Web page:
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2001 – The Year Online

Hot on the Web

This column originally ran in ComputorEdge on December 21, 2001
(Issue 1951, The Future of Technology)

Every year since the first computer network was created 26 years ago has brought technological advances in networking – as well as new questions about how to use that technology. 2001 was no exception.

There were no real technological breakthroughs hitting the consumer retail market this year in the online arena – but there were plenty of changes in the political, social and legal arenas.

Broadband collapse

The biggest business story about the Internet this year was the seemingly sudden collapse of the residential broadband market.

It was only a year ago that hooking homes up to the Internet was touted as an unstoppable growth industry. For most of the late '90s, the cable TV industry had residential broadband to itself, with the telephone companies only able to counter with the overpriced and underperforming (128Kbps) ISDN.

But as the decade closed, the advance of DSL technology brought telephone lines close to par with cable lines. Suddenly, the cable companies had competition from both the phone company and local Internet service providers (ISPs) that contracted with the phone companies to provide DSL service.

As 2001 unfolded, home Internet users had a variety of options for high-speed Internet access. This growth in broadband residential access had a ripple effect across the digital economy - online gaming increased in popularity, and Napster and other musical download technologies exploded in usage.

But then NorthPoint DSL went bankrupt, leaving tens of thousands of customers high and dry. Soon, other national DSL providers were in trouble, pretty much leaving the market to the Baby Bells. Oh well, least we had the cable company to provide some competition, right?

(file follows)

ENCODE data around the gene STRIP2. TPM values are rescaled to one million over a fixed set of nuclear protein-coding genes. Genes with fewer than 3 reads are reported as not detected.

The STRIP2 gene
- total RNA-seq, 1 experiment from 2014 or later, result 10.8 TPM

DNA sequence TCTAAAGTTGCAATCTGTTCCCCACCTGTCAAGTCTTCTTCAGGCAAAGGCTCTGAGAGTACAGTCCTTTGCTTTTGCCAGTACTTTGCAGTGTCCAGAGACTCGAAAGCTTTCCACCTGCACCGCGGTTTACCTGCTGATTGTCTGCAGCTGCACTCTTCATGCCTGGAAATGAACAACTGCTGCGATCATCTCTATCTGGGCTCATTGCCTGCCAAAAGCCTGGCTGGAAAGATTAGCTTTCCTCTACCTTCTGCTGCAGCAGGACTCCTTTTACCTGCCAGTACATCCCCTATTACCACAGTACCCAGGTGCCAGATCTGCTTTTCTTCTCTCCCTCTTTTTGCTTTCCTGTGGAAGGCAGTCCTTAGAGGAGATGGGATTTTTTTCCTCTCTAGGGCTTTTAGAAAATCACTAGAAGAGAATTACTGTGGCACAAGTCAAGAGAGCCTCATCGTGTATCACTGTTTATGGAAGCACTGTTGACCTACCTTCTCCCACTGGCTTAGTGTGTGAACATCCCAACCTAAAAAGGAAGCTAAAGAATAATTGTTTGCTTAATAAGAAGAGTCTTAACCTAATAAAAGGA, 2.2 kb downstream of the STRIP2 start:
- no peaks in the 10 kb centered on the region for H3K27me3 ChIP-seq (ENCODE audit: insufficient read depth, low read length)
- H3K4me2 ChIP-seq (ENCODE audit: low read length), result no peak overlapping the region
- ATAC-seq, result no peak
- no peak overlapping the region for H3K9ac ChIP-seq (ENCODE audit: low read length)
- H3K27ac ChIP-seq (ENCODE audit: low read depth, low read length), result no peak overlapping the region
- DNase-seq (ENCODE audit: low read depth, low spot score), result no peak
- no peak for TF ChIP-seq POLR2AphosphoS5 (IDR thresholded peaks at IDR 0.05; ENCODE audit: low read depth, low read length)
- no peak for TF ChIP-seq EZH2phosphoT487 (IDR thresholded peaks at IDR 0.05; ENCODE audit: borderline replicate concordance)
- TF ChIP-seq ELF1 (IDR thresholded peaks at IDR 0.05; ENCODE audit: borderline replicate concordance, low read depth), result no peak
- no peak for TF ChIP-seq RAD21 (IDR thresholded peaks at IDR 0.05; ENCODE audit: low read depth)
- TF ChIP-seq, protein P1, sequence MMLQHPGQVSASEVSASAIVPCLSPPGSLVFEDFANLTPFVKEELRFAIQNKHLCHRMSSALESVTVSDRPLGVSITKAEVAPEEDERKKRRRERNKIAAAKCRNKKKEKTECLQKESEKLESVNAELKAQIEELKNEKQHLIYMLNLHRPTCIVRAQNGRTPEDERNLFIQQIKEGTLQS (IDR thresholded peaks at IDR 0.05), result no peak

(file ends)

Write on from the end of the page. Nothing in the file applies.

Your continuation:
Except that the cable TV companies didn't actually provide the Internet connection – they contracted with someone who hooked their system up to the Internet backbone – and a good majority of those connections went through the @Home service, later bought by Excite.

As 2001 closes, Excite@Home is bankrupt and shutting down service across the country – leaving hundreds of thousands of home subscribers without a connection.

Suddenly, that slow, 28.8Kbps connection from AOL doesn't look so bad ...

The Internet as news outlet

The Sept. 11 terrorist attacks tragically illustrated the value of the Internet as a medium for distributing the news.

The ongoing nature of that story served to illuminate the drawbacks of traditional news reporting – print and broadcast – as compared to the online outlets.

The newspapers were perpetually out of date in their coverage. By the time they hit the street, the news from New York and Washington (and, now, Afghanistan) was already eight hours old. Internet sites, of course, can be updated continuously, providing news just as current as that on the major TV and radio networks.

Of course, the TV and radio networks have to report on something, just to fill air time. So even if there is nothing new to report, they're there reporting anyway. Online news sites, on the other hand, only update when there's something new to report.

This combination of timeliness and viewer control (i.e., not having to listen to a repeated report) is leading more and more of us to turn to online resources for our news.

It's even leading many universities with journalism programs to add online journalism to their curricula – including Point Loma Nazarene University, where your faithful correspondent will be teaching the Electronic Journalism course a second time this spring.

The (Microsoft) Empire Strikes Back

Unlike in the movies, in real life the good guys don't always win.

Such is the story with Microsoft and the Internet ... at least so far.

After losing at trial and on appeal for its predatory business practices, Microsoft won in the political arena when the pro-business Bush administration dropped its antitrust case against Microsoft.

With its new Windows XP operating system, Microsoft is moving to tighten its grip over the online onramp, using its control of the personal computer operating system market to steer customers to Microsoft's online subsidiaries or those businesses who have paid handsomely for the privilege.

Unless the states still fighting Microsoft, or the European Union – which seems to take a dimmer view of coercive business practices – can win, 2002 would seem to promise even more abusive behavior from Darth Gates and his empire.